911 Good Sam Law “The Kristin L. Jackson and John M. Perkins Jr. Law”
Delaware’s Good Samaritan Law
When Jeanne and Don Keister decided to do something about the burgeoning heroin crisis that took the life of their son, Tyler Armstrong Keister, in December 2012 they started atTAcK addiction. The capitalization of three specific letters are Ty’s initials. Jeanne and Don were not looking to start a support group. Their goal was to establish an open, transparent, action group. The focus would be to break the stigma of silence that enveloped loved ones or persons living with the disease of addiction. If you had a loved one with Substance Use Disorder (SUD), they wanted you to know that you were not alone. The group would focus on educating and working on policies that prevent overdose deaths and help people recover.
Several people who attended those initial meetings in 2013 had also lost sons, daughters or loved ones. The question became how, and what, action to take. The group by and large was composed of moms, dads and family members. Liz and Marty Perkins were two such moms and dads. They had lost their son, John in May 2011. As a result of John’s accidental heroin overdose death they initiated the grief support group G.R.A.S.P. in Delaware. They had been made aware of immunity laws that protected people for calling 911 to report an overdose. Dave and Gail Humes were there due to the accidental heroin overdose death of their son, Greg. The detective that investigated Greg’s death told them, “If we had a 911 Good Samaritan Law or a Narcan® law, your son might very well be alive.”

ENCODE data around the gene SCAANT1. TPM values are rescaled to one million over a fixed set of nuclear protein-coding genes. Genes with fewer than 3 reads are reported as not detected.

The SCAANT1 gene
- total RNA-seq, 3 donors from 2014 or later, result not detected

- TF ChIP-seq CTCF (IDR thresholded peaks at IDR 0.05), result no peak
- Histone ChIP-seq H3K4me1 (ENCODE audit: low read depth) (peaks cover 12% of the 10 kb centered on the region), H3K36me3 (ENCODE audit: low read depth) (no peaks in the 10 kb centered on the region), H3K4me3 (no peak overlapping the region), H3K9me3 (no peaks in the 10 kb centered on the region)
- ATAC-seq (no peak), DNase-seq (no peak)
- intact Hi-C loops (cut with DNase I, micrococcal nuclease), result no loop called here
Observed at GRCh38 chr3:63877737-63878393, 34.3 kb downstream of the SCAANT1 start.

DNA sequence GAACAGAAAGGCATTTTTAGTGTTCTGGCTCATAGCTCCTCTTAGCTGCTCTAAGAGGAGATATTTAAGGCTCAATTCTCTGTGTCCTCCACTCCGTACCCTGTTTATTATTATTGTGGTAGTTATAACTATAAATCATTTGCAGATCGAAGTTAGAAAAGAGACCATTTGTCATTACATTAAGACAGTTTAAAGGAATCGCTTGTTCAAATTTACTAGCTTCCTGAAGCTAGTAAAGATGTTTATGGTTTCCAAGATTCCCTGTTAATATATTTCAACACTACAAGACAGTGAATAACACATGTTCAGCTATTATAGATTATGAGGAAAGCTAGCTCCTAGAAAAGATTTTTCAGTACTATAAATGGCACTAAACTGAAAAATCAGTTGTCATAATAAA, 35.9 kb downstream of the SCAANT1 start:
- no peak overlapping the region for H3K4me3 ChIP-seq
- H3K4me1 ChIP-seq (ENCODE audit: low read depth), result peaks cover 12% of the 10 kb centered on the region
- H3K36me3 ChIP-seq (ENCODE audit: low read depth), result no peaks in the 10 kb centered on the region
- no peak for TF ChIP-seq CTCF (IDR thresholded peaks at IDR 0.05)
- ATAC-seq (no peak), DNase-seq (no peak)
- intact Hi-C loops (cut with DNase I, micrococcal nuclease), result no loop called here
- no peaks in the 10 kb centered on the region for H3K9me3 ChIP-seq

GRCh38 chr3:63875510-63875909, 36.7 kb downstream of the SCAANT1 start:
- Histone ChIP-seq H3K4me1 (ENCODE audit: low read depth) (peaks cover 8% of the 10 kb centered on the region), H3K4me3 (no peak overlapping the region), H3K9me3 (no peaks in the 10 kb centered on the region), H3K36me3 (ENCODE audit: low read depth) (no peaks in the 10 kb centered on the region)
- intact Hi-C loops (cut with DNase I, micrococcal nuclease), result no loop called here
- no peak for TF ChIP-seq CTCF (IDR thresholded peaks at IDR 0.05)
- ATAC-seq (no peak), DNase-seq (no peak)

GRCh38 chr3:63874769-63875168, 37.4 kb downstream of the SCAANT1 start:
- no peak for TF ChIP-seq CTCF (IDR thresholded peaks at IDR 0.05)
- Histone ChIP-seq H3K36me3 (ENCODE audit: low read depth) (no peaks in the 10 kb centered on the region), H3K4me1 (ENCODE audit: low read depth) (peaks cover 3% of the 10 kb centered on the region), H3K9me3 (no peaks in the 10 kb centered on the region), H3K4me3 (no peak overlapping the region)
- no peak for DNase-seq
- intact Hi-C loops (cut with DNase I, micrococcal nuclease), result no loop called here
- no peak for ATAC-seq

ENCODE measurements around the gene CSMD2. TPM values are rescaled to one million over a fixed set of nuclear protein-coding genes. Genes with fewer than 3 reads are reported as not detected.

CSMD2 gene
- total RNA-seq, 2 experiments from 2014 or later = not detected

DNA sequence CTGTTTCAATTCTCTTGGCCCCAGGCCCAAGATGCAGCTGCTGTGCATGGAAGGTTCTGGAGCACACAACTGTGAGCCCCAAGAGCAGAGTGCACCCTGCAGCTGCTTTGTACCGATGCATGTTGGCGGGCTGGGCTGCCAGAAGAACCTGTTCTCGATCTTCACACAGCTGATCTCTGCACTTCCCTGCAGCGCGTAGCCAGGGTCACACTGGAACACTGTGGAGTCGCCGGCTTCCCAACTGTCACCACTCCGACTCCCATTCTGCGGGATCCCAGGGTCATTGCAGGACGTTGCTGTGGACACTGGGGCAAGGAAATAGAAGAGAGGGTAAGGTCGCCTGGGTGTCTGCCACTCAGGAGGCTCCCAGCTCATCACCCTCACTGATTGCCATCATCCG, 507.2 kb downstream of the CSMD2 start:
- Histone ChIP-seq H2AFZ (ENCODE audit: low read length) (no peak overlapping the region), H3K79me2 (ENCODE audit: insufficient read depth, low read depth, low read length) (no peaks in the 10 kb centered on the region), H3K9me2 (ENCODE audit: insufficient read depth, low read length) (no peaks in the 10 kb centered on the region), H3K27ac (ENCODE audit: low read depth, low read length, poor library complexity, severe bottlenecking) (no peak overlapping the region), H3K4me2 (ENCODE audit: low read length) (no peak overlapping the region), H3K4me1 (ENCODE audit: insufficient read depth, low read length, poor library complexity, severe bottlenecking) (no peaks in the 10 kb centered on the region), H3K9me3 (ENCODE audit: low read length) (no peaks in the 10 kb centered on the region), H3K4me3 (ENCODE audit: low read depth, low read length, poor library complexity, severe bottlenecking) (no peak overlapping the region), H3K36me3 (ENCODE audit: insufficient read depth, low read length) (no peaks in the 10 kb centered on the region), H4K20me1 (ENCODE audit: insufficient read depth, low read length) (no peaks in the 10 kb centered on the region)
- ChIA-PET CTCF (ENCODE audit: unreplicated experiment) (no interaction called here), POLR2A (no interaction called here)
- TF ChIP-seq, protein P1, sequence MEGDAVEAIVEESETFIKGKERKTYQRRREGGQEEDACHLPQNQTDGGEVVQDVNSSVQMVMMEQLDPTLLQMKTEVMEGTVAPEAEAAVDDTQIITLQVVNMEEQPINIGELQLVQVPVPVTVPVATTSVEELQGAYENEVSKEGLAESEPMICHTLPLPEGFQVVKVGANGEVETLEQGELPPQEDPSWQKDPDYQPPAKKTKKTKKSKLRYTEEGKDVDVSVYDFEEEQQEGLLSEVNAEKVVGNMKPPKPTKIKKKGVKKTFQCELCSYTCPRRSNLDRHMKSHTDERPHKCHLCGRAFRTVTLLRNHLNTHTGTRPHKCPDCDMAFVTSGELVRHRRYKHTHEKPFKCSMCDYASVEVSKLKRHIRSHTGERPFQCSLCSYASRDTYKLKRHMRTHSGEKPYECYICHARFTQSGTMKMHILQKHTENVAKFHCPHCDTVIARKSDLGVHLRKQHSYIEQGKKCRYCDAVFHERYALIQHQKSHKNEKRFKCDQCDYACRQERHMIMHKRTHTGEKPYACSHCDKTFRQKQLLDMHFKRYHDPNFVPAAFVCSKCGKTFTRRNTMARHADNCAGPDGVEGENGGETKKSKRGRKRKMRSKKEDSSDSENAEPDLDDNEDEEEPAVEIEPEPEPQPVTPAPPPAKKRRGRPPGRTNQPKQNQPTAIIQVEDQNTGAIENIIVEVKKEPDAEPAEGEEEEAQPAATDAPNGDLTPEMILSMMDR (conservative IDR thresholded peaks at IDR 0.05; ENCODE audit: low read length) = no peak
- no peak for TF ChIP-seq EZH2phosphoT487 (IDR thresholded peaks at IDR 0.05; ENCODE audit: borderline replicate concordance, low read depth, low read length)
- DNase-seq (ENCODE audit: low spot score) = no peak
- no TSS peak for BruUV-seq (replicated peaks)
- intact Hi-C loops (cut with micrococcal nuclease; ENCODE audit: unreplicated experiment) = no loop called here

atTAcK addiction felt the best approach would be to see about passing an immunity law. There would be no cost to the state and it would save lives. As people would later hear our members quote, “Nothing about us without us.” In helping to craft the legislation we sought out the community who was in short or long term recovery, and even people who were still in active use when we were able to speak with them. We found the number one reason that people wouldn’t call 911 to save a life in the event of a suspected overdose was the fear of arrest. We had to educate members of the General Assembly. Some members felt immunity would let drug dealers get away.
The final legislation was passed without a vote against the bill in either chamber of the General Assembly. The law granted immunity from arrest, charge or prosecution to the person in medical distress or the person who made the life saving call. The bill also provided immunity for underage persons who make the call when it involves alcohol. The law was signed on July 2, 2013.
During a 2021 International Overdose Awareness Day (IOAD) candlelight vigil near the University of Delaware campus Liz Perkins said, “I can’t believe these kids don’t know about the 911 Good Samaritan Law.” The response to her was, “Liz, you have to remember, these kids were in 4 th grade when we passed the law.”
We have a continuing need to educate Delawareans about the law. Please feel free to contact us with any questions you may have about the Delaware 911 Good Samaritan Law.